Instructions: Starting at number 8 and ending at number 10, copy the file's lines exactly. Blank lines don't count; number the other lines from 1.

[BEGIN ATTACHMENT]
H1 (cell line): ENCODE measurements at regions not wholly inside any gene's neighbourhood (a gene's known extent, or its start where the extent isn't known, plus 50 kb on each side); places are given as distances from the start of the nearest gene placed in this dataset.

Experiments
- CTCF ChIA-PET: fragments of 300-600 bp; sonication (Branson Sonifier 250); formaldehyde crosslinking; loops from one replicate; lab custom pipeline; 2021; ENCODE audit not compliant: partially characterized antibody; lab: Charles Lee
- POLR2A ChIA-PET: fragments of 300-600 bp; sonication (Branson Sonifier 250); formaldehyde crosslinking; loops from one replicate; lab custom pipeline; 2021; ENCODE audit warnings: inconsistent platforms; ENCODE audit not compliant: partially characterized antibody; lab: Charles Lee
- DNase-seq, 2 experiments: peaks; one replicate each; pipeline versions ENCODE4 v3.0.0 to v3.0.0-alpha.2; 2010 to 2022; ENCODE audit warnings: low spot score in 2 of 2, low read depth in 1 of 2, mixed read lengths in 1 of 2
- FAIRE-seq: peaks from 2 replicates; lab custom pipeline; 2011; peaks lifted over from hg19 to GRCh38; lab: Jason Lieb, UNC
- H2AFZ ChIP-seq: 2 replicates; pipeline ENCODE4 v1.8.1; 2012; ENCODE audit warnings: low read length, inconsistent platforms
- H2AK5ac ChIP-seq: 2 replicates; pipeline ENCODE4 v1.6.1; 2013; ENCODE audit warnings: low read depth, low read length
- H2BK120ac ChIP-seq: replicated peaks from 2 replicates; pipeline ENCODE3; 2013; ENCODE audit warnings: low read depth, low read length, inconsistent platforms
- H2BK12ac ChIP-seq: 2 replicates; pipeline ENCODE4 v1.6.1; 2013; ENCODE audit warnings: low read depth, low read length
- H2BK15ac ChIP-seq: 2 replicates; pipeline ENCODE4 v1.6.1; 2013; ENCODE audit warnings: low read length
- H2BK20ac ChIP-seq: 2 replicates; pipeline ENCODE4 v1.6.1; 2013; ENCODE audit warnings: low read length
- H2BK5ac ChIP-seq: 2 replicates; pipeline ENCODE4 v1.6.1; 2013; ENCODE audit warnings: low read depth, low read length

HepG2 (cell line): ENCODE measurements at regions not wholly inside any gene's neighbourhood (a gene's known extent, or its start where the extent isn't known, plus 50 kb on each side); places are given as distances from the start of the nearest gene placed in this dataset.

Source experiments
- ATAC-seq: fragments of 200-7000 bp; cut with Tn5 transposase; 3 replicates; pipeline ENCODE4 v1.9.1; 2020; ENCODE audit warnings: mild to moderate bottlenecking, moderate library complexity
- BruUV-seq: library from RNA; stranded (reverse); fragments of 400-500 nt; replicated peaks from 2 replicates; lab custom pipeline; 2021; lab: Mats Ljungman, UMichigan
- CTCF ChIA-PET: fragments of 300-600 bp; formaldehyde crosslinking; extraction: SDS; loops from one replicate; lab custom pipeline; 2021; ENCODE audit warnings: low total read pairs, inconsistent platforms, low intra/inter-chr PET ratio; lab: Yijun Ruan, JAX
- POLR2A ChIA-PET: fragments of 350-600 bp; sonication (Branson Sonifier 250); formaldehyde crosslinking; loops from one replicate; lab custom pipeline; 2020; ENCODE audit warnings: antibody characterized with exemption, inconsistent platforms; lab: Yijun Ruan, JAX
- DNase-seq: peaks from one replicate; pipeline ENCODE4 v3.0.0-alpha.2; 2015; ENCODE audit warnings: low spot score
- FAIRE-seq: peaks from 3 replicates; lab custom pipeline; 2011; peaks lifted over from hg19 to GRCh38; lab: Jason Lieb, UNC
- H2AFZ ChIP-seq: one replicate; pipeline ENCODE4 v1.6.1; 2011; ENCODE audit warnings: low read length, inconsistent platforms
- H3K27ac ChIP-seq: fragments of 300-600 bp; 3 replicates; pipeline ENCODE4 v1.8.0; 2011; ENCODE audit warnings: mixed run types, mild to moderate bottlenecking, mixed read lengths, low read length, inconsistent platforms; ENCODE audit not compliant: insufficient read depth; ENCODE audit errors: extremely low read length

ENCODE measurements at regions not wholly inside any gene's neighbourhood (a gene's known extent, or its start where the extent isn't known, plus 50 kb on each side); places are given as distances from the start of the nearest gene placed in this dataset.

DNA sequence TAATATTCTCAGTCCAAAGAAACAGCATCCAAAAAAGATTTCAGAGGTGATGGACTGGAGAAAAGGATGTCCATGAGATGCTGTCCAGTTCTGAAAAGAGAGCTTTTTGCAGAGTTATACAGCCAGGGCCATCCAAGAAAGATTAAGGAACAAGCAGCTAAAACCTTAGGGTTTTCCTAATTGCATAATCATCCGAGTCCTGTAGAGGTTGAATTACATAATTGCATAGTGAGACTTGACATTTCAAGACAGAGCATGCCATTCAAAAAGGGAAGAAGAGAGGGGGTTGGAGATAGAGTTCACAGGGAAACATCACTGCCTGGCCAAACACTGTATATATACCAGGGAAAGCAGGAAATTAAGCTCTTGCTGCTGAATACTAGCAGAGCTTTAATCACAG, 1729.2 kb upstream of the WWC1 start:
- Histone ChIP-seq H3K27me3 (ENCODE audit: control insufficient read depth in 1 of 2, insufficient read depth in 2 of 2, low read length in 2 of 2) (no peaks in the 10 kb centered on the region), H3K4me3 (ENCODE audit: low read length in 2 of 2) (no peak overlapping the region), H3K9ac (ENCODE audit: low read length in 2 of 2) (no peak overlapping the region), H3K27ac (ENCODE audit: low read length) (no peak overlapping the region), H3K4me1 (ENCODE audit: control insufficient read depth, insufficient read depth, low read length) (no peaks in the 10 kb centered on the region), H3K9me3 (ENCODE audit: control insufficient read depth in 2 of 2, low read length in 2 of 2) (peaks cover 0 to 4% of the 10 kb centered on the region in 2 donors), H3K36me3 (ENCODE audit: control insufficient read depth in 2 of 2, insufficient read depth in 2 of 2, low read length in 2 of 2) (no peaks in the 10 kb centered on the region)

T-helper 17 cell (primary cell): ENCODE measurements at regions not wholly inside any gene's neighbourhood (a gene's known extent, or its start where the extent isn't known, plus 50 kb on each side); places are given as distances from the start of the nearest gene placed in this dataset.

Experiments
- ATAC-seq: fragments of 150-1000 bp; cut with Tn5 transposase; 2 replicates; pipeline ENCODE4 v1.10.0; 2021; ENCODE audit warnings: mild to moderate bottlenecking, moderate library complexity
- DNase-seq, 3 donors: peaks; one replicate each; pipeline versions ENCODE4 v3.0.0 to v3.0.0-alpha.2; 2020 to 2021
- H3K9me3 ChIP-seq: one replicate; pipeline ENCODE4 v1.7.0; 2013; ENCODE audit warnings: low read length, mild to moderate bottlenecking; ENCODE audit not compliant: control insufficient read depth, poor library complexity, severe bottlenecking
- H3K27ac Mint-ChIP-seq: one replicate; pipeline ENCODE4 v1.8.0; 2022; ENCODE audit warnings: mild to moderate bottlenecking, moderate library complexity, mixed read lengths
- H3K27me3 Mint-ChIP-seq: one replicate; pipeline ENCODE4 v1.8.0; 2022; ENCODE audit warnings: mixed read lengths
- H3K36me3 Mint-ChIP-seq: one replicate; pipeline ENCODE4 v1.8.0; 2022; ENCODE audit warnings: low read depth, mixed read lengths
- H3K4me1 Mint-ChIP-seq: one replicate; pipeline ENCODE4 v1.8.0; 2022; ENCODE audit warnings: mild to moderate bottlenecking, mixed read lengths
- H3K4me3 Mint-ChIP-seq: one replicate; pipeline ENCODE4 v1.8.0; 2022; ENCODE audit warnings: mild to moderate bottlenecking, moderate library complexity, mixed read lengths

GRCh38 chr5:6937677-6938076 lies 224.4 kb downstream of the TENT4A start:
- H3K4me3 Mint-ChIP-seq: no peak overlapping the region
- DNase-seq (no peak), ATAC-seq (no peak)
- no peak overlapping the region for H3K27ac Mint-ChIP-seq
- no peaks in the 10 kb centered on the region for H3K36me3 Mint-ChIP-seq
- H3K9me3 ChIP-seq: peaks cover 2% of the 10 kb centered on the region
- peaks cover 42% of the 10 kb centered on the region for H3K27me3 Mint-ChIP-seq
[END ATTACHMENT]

- H2AK5ac ChIP-seq: 2 replicates; pipeline ENCODE4 v1.6.1; 2013; ENCODE audit warnings: low read depth, low read length
- H2BK120ac ChIP-seq: replicated peaks from 2 replicates; pipeline ENCODE3; 2013; ENCODE audit warnings: low read depth, low read length, inconsistent platforms
- H2BK12ac ChIP-seq: 2 replicates; pipeline ENCODE4 v1.6.1; 2013; ENCODE audit warnings: low read depth, low read length